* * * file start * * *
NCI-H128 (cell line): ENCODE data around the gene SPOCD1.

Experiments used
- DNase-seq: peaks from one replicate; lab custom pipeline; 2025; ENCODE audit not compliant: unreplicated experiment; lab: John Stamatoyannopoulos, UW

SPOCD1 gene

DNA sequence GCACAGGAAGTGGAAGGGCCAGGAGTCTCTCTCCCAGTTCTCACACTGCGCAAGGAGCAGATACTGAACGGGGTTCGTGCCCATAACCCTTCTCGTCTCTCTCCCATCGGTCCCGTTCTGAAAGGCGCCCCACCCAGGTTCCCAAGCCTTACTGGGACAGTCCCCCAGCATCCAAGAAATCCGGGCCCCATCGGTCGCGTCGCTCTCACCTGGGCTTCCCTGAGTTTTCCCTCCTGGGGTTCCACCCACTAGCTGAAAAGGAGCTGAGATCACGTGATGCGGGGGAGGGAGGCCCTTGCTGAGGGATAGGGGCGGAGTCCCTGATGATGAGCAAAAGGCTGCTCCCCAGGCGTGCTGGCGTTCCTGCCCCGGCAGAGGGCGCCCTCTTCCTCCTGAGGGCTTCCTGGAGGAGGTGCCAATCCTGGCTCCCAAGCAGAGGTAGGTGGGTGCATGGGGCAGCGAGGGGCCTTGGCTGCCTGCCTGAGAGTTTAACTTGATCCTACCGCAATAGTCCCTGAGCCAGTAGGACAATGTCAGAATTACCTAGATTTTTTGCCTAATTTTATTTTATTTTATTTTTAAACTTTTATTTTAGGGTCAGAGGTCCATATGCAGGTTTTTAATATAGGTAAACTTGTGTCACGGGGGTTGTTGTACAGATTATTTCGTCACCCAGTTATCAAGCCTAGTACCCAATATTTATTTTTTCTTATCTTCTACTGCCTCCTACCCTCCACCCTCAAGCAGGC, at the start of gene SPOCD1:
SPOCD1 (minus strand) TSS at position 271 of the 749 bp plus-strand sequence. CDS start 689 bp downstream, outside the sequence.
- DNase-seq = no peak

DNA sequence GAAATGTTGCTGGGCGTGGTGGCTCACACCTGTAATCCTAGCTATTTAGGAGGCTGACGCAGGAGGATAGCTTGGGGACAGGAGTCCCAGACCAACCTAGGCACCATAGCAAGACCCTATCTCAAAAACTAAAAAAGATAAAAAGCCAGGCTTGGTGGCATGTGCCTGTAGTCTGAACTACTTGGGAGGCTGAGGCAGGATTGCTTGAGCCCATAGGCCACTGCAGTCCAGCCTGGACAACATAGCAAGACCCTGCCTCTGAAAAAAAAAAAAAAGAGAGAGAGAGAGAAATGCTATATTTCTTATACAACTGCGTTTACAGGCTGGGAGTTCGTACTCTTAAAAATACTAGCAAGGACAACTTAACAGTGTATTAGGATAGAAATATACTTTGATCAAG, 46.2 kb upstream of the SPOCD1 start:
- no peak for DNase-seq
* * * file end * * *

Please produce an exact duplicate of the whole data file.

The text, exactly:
NCI-H128 (cell line): ENCODE data around the gene SPOCD1.

Experiments used
- DNase-seq: peaks from one replicate; lab custom pipeline; 2025; ENCODE audit not compliant: unreplicated experiment; lab: John Stamatoyannopoulos, UW

SPOCD1 gene

DNA sequence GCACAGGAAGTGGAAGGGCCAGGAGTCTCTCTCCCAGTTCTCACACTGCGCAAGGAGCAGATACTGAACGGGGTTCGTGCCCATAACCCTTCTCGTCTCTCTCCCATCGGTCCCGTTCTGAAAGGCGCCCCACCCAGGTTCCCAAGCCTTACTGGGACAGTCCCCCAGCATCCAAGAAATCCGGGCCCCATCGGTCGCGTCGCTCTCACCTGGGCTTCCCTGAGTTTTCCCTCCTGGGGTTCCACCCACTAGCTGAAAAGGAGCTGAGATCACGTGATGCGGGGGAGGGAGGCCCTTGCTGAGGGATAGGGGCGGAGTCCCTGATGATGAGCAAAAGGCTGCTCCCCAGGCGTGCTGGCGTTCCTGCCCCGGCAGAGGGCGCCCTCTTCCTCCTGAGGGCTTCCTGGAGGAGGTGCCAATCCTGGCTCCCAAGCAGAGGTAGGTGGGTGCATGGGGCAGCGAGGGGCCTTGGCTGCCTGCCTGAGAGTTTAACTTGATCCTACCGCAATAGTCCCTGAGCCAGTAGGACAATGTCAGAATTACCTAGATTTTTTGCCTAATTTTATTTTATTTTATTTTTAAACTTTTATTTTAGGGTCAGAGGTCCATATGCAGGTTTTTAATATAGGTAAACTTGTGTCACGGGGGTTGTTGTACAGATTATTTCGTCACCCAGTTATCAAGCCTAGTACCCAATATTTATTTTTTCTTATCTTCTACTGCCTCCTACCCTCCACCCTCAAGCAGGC, at the start of gene SPOCD1:
SPOCD1 (minus strand) TSS at position 271 of the 749 bp plus-strand sequence. CDS start 689 bp downstream, outside the sequence.
- DNase-seq = no peak

DNA sequence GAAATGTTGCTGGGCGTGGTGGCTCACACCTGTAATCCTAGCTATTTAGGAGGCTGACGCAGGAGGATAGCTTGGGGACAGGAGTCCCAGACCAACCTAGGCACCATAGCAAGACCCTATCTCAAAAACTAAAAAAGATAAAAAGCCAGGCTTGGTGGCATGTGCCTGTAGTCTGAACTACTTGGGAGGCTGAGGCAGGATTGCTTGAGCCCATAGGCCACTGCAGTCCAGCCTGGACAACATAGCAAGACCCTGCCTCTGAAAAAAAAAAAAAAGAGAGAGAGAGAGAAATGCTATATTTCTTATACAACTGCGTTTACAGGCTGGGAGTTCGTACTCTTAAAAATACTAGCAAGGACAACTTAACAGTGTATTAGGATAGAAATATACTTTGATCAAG, 46.2 kb upstream of the SPOCD1 start:
- no peak for DNase-seq